Sift all of the dry ingredients, except the sugar, together into a large mixing bowl, and make a well in the centre.
In another bowl, lightly beat the egg and then stir in the milk, honey, sugar and vanilla followed by the carrots and lastly add the oil. Mix everything well.
Add this wet mixture to the dry ingredients, and with a large metal spoon, mix everything together until just combined and none of the dry flour is visible. Finally add the nuts to the mix. It is really important not to over-stir this mixture, you ideally want a bit of a lumpy batter.
Working quickly, spoon the mixture into the waiting tins. Bake the cakes for 20-25 minutes or until they are golden brown and the tops spring back when lightly pressed.
As soon as you can handle them, take the cakes out of the tins, and let them cool completely on a wire rack.

Low-fat Cream Cheese and Orange Icing:
  • 70g Low-fat cream cheese, softened and at room temperature
  • 115g icing sugar, sifted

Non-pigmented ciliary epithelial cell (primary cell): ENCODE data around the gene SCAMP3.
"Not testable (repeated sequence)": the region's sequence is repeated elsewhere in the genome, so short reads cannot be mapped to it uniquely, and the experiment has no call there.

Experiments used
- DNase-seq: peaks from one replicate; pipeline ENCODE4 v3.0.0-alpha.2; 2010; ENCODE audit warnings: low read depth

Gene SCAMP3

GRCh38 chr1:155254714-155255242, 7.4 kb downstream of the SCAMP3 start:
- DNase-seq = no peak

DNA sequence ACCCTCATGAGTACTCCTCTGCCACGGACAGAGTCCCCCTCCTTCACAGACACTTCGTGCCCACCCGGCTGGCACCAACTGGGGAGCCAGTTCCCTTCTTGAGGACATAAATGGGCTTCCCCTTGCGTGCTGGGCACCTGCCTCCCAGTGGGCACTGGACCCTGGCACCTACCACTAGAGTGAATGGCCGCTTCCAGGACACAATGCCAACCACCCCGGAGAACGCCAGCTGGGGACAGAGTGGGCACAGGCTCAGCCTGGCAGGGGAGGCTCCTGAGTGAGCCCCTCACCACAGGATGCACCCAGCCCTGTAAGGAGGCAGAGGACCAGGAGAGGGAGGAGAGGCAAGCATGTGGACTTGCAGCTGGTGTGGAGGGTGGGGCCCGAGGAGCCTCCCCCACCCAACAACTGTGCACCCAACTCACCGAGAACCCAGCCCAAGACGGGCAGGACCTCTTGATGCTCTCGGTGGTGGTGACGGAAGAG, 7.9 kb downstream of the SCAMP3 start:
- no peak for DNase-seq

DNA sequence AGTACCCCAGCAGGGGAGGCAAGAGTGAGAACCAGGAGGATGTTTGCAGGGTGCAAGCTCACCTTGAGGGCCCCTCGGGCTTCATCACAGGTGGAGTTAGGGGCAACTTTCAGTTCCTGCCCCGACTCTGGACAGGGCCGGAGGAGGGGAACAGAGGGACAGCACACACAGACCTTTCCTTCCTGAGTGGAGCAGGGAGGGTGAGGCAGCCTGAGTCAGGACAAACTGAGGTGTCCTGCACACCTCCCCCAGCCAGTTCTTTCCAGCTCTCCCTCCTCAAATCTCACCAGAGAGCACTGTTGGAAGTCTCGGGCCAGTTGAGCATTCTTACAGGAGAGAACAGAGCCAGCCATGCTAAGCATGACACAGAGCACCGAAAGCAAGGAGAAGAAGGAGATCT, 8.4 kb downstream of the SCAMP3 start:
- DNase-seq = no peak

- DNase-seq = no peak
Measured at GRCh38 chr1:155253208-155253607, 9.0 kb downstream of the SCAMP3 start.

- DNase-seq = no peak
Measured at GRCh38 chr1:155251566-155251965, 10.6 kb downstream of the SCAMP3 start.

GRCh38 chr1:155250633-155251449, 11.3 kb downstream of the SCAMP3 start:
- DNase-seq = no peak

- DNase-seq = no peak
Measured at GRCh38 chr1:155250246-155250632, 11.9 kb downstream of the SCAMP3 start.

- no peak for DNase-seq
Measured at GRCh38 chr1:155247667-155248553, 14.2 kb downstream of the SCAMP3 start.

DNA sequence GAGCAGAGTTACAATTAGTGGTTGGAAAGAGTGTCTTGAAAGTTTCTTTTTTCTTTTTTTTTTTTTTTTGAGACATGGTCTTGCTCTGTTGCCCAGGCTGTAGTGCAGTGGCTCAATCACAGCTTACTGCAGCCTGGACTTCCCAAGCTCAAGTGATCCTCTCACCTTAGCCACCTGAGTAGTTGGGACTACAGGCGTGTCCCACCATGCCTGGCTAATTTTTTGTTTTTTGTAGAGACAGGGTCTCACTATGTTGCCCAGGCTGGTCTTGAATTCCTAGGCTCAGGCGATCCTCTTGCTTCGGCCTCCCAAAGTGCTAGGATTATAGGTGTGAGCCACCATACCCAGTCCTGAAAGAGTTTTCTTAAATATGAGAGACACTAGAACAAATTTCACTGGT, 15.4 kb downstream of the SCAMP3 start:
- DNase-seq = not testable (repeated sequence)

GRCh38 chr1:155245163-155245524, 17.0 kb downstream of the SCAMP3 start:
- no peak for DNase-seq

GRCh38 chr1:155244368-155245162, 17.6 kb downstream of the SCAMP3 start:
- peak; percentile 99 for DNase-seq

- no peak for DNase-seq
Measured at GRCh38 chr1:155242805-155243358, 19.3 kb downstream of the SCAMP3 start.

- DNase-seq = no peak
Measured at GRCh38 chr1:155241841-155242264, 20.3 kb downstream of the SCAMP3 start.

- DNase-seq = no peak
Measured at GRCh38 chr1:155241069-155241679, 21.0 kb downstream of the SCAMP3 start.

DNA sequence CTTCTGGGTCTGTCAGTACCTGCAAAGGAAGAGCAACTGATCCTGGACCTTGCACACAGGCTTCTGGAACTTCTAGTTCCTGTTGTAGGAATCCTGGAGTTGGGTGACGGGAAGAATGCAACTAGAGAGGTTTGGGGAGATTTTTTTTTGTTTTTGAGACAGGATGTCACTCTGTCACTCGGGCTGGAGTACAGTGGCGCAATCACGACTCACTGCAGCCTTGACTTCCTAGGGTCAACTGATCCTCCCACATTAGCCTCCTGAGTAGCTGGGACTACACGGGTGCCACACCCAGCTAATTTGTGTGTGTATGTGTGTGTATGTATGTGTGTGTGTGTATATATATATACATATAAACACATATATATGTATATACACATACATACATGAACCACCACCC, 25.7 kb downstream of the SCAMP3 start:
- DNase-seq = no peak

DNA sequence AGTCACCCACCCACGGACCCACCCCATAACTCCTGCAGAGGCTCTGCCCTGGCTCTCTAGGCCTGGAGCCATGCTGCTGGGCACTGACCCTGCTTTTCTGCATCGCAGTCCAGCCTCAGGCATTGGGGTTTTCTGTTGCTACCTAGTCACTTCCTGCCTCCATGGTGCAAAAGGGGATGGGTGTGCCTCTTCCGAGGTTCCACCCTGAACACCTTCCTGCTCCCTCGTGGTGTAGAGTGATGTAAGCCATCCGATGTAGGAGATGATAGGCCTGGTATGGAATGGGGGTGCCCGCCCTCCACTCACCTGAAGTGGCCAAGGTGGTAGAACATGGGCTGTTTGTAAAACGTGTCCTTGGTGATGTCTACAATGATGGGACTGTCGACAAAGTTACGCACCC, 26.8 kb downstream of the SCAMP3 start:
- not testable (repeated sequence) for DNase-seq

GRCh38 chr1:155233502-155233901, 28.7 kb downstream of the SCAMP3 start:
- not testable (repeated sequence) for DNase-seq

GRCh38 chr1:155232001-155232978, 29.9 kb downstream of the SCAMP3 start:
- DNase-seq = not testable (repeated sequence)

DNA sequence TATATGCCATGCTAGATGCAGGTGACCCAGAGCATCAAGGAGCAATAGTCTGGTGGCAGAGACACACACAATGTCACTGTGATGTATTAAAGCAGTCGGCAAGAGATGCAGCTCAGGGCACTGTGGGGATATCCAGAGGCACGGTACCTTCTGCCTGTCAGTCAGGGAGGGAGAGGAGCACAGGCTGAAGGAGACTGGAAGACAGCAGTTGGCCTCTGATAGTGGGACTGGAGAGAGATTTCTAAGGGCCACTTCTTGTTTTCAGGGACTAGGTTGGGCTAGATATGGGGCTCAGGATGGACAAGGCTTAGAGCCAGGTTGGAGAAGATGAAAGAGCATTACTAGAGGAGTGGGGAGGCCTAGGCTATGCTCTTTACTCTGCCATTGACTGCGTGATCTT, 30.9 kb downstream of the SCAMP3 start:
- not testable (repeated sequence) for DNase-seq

• 1 tbsp softened butter
  • zest of 1/2 an orange
Beat the cream cheese, butter and icing sugar together until smooth and thick. Add the orange zest and mix really well to distribute it throughout the frosting. Put into the fridge for about 30 minutes before frosting the cakes.

Once frosted, you can adorn these sweet little cakes as much as your imagination allows. Sometimes, I go the whole nine yards and make tiny little candied carrots to place on-top or using marshmallows and liquorice strands, will turn the entire cake into a bunny's face. Today, I felt that they needed nothing more than perhaps a small glace cherry on top to make them hop :)

Monday, 23 March 2009